Geography AS - Coasts



  • Land – relief, structure, sub aerial processes and shape
  • Weather and Climate – wind strength and direction
  • Sea – Coastal (marine) ecosystems, wave energy and direction
  • Human Activities – use of land for development
  • Geology: Harder rock (e.g. Granite) erodes slower and thus has a slower rate of erosion
  • Wave energy and direction: Dictate erosion – e.g. destructive waves erode more and faster
  • Longshore Drift: Longshore Drift results in a higher rate of erosion – as sediment moves away, which leaves an exposed cliff face.
  • Biodiversity - Flatland and fertile soil
  • Equable Climate
  • Farming/ Agriculture
  • Transport and trade
  • Recreation and Tourism
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Coral Reefs, Salt Marshes and Mangroves

  • Salt Marshes – Farmland and a good place for bird nesting  - contains creeks that reduce wave energy
  • Coral Reefs – Biodiversity, coastal protection and tourism appeal - increased human activity and over-fishing damage them which leads to a decrease in tourism, loss of jobs and reduction in biodiversity
  • Mangroves – habitats for wildlife and provide vital nurseries for young fish - protection against storms and flood surges
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Coastal Defences

Hold down the line – Maintain or enhance existing defences – e.g. Sea Walls

Managed Retreat – Beach Replenishment, riprap and groynes (Coast-effective)

Do nothing – conscious decision – cost-effective and allows time for research

Advancing the line – moving coast forward (e.g. Japan) by draining areas of the sea

  • Embankments: cheap and protect areas – but cause coastal squeeze
  • Groynes: low cost and easily repaired – causes starvation downwind
  • Riprap: effective, cheap and looks natural – expensive
  • Cliff Regarding: works well in clay cliffs – uses up large areas of land
  • Offshore Reefs: cost-effective and looks natural – lol and causes pollution
  • Dune Regeneration: effective – public access control
  • Beach Replenishment: natural looking – expensive and has ecological impacts
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Coastal Defenses - Case Studies

Blackpool: (Hold the line)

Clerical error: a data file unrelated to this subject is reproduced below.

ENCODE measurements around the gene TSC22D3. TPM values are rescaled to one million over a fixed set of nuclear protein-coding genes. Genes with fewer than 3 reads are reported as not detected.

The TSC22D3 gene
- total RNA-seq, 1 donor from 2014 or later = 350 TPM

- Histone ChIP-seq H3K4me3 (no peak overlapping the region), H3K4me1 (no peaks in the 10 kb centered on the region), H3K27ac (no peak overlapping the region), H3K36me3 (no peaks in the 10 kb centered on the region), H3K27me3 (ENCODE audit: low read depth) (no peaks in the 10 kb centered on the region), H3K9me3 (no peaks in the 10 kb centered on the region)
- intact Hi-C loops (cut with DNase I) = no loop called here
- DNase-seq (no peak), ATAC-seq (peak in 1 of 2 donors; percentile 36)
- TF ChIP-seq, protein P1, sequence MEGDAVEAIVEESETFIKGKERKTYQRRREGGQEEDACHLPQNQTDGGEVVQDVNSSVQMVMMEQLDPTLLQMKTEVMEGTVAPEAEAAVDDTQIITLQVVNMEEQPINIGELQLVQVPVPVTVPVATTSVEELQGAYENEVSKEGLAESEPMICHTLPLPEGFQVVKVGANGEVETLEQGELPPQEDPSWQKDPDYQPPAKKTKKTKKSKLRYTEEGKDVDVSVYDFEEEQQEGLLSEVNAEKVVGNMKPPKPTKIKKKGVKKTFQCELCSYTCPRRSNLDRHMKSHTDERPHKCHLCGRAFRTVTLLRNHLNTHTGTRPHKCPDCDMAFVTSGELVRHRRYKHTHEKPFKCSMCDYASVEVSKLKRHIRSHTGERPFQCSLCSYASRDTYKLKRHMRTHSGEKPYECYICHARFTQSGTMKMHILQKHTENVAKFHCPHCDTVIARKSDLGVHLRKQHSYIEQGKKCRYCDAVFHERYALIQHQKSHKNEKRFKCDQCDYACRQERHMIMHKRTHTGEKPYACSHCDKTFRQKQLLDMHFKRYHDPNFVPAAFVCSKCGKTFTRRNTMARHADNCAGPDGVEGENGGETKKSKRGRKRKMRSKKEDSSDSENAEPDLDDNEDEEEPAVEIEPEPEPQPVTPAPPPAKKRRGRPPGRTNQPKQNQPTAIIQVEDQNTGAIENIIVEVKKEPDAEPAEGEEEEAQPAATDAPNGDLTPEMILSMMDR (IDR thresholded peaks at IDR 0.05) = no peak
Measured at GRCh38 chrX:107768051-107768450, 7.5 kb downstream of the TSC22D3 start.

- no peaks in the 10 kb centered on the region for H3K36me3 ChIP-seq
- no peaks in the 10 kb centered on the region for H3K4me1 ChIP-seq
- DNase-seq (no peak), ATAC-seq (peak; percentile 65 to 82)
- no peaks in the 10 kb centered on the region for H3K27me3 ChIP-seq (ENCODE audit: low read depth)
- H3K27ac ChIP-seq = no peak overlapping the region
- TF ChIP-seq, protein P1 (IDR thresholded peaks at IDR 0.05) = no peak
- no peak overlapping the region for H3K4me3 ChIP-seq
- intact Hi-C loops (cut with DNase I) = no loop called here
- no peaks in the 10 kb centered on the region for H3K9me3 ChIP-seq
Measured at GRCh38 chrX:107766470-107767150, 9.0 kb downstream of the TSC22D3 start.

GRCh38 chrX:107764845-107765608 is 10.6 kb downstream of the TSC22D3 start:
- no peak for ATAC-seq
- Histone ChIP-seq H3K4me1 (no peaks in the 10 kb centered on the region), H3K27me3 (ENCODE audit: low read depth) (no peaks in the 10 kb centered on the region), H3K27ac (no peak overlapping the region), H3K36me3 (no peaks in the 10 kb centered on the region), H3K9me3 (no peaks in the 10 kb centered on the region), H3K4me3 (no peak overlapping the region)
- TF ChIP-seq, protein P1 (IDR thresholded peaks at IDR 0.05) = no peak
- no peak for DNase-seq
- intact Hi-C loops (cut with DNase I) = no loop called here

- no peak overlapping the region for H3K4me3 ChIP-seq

• Concrete sea wall, access improved, high amounts of funding and south Blackpool uses sand dune regeneration

Abbotts Hall Farm: (Managed Retreat)

  • 5 gaps made in old embankments whilst new embankments are built
  • Nature tourism and more habitat
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ICZM, SMP and Tsunamis

  • ICZM: A plan for whole coastal area – e.g. Humber River and surrounding areas (e.g. Tourism, Industry, climate…)
  • SMP: A plan for just one shoreline – e.g. The Holderness Coastline with smaller individual plans for each town


  • Caused by mass displacement of water (e.g. underwater earthquakes)
  • The shallow sea bed, near land, causes the wave to slow down and gain height. This causes the Tsunami to become a “wall” of water
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Sea Level Rise and Thames Estuary

Caused by Climate Change - which results in bigger storm surges and more common localised flooding

Consequences: Coastal flooding results in loss of habitat, loss of life and damaged property

Solutions: More maintenance of coastal defences (e.g. Curved sea walls) and construction of more enhanced sea defences

Thames Estuary and Barrier:

  • The Thames Barrier: Protects inner London from high storm surges by raising a large barrier when high sea levels are triggered.
  • The Thames Estuary: An area of land in front of the Thames Barrier put on development for housing – has a large risk of flooding due to being located on a Floodplains
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Case Studies

Case Study: Dibden Bay

  • Dibden Bay is an area of land developed for a shipping container port, with consequences and benefits to the surrounding area.
  • Consequences: Large amounts of pollution, increased congestion, damage to local environment…
  • Benefits: Increase in local employment, economic boost, development to local area – e.g. better quality roads for locals…

Case Study: Heritage (e.g. Dorset Coast)

Geology: The Dorset Coast has many varying rock types which alternate. These cause the formation of bays or small coves – e.g. Lulworth Cove

Ecology: The Dorset Coastline contains sites of dune, which house rare plants and many species of birds. Inland cattle grazing and some housing.

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Case Studies

Case Study: Blackpool and Lancashire Coastal Plain

  • Geology – (coal, iron and clay) provides supplies and economic opportunities
  • Flat land allows railway construction and tourism
  • Foreshore allows leisure facilities construction - Agriculture
  • Estuaries allow defensive sites

Case Study: Bournemouth, UK

  • Traditional Victorian resorts
  • Flat land – easy to build on and attracts elderly tourists
  • Some deprived areas

Case Study: Benidorm, Spain

  • Lots of greenery and 3 large, blue –flag status beaches - many tourists
  • Nightlife and young tourists
  • Summer package holidays
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Case Study - Holderness Coastline

  • Flamborough Head: Hard Rock (not protected)
  • Alderbrough: no defence
  • Mapleton: low defence – e.g. wooden Groynes
  • Easington: High levels of defence due to national Gas Terminal – e.g. Sea Walls, Groynes…)
  • Spern Point: no defence – e.g. “Do nothing” management strategy

Primary: Researcher collecting data themselves – e.g. questionnaires, scientific methods…

Secondary: Researcher find data from a secondary source (e.g. website) – data from council sites

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